QE Shifts to QT

by Marilou Moursund on September 21, 2017

in Banks,Credit Crisis,Fed policy,inflation/deflation

During the financial crisis, the Federal Reserve invested trillions of dollars in credit assets in order to keep markets and the economy from collapsing in a process known as quantitative easing, or QE.  The Fed announced yesterday that it would start to withdraw that support, and market participants have already started calling it QT, or quantitative tightening.  From the linked New York Times article:

WASHINGTON — Nearly a decade after the Federal Reserve embarked on an unprecedented effort to shore up the collapsing American economy, the central bank said on Wednesday that it would begin withdrawing some of the trillions of dollars it invested in the wake of the 2008 financial crisis.

The decision, while widely expected, is nevertheless a significant sign that the Fed is confident that economic growth and low unemployment will continue. In other words, the central bank believes that the American economy has emerged safely from the crisis.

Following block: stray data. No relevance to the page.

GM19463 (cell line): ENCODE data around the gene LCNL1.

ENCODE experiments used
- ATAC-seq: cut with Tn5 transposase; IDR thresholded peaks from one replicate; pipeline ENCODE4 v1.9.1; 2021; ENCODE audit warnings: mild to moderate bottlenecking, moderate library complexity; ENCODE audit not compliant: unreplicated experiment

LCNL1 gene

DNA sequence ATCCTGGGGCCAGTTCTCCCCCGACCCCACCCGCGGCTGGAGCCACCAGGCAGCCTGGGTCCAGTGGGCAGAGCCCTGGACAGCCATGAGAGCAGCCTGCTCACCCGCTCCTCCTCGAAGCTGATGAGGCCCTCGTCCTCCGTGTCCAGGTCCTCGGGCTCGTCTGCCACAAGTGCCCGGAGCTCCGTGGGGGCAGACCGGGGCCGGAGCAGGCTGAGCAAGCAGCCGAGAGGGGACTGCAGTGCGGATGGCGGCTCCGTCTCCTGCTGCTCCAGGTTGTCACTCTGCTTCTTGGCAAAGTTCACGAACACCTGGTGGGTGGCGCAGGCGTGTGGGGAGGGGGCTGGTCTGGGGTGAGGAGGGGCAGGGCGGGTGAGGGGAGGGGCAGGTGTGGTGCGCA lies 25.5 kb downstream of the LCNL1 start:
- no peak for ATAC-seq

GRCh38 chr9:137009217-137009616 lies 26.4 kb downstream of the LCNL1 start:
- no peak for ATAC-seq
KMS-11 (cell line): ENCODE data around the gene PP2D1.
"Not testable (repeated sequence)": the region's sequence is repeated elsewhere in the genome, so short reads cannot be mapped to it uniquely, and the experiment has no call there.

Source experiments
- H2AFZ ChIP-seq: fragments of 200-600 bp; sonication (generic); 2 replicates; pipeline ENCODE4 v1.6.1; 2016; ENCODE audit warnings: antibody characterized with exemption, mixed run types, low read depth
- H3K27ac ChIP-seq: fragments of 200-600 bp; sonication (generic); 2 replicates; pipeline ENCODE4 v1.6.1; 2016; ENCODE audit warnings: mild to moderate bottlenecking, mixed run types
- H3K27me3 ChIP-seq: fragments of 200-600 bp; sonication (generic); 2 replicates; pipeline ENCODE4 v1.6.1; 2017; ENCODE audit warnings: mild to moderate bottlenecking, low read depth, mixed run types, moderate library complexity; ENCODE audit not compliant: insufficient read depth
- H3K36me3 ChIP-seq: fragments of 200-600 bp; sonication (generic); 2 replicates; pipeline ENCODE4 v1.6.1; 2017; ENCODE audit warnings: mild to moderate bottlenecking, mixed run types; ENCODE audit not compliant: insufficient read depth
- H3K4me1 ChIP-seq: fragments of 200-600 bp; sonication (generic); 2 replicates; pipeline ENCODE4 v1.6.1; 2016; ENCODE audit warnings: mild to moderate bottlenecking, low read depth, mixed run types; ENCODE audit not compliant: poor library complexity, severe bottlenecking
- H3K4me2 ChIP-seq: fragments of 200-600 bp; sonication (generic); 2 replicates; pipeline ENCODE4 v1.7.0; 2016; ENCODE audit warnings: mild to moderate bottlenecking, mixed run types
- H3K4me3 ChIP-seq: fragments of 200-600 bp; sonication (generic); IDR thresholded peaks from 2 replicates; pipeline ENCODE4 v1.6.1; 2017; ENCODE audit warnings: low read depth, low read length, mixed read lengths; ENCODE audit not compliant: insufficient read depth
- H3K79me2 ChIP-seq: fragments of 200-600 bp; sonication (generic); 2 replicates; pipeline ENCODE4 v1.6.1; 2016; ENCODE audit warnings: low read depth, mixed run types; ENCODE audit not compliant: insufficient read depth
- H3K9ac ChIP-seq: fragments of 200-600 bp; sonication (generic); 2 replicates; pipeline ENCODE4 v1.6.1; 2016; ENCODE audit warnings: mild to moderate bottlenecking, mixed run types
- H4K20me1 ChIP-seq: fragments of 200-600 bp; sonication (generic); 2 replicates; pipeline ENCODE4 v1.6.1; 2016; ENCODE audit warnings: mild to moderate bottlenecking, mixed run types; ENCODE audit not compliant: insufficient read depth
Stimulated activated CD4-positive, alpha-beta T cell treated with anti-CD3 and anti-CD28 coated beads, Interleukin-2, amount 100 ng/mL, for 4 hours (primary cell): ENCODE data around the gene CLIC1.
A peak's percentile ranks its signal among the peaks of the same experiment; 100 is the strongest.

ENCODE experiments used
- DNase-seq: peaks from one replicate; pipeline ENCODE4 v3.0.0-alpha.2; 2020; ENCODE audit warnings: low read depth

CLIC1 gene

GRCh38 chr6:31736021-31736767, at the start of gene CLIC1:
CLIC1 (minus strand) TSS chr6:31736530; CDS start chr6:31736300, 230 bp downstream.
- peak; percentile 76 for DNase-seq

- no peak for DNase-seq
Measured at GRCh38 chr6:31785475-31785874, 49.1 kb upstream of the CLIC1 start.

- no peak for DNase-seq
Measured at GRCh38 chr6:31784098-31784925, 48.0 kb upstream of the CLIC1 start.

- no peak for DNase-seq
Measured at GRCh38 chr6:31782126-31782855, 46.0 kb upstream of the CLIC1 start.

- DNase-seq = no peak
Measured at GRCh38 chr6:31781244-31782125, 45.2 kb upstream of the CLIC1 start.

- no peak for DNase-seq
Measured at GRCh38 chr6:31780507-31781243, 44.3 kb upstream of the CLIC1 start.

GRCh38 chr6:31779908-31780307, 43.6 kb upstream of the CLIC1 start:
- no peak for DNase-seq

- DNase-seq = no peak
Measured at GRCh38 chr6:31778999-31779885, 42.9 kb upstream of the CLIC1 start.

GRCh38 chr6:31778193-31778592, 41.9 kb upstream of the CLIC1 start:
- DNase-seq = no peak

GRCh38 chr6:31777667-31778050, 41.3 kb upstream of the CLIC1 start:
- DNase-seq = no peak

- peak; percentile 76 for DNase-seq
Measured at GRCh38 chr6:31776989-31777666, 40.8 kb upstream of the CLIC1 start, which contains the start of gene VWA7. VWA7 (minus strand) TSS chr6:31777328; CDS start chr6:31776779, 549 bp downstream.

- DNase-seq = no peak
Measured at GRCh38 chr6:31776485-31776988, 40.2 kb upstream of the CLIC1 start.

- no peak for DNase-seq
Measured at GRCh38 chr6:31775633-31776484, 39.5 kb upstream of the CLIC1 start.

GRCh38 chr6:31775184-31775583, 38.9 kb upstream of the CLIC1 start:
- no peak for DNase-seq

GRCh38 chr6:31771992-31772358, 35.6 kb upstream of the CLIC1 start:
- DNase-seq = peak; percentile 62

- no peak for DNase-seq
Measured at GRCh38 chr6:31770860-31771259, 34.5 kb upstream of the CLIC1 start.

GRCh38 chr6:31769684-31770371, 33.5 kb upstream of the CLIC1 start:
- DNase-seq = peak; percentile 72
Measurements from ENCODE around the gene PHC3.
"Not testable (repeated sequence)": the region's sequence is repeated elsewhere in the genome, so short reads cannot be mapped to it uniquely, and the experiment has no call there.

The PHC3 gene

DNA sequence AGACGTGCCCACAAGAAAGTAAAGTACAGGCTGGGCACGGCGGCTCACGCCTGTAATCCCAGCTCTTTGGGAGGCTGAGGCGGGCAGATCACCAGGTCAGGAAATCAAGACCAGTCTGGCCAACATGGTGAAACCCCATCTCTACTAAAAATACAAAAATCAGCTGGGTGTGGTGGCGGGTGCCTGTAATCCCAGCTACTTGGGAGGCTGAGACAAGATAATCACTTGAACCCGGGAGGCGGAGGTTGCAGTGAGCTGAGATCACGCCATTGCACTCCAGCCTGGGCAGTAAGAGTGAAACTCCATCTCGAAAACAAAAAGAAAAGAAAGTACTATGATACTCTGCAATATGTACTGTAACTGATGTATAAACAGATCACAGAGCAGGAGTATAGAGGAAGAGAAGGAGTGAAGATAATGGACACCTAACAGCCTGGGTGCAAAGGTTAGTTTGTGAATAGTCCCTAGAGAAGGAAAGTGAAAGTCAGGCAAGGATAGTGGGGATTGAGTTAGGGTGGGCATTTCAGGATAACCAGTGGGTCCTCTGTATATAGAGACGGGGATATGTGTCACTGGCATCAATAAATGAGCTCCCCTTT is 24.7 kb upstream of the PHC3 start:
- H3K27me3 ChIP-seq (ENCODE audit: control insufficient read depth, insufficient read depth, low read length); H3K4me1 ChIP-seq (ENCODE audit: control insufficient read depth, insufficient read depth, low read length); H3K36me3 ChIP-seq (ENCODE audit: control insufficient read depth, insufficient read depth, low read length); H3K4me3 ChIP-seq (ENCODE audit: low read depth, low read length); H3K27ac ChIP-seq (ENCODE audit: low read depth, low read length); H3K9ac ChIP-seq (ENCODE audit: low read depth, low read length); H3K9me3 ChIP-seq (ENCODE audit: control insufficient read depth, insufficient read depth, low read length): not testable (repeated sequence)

“The basic message here is U.S. economic performance has been good,” Janet L. Yellen, the Fed’s chairwoman, said at a news conference following a two-day meeting of the Fed’s policy committee.

The Fed’s retreat from its post-crisis stimulus campaign will be slow but steady as the central bank looks to shrink the enormous $4 trillion portfolio it amassed through a bond-buying spree.

Leave a Comment

Previous post:

Next post: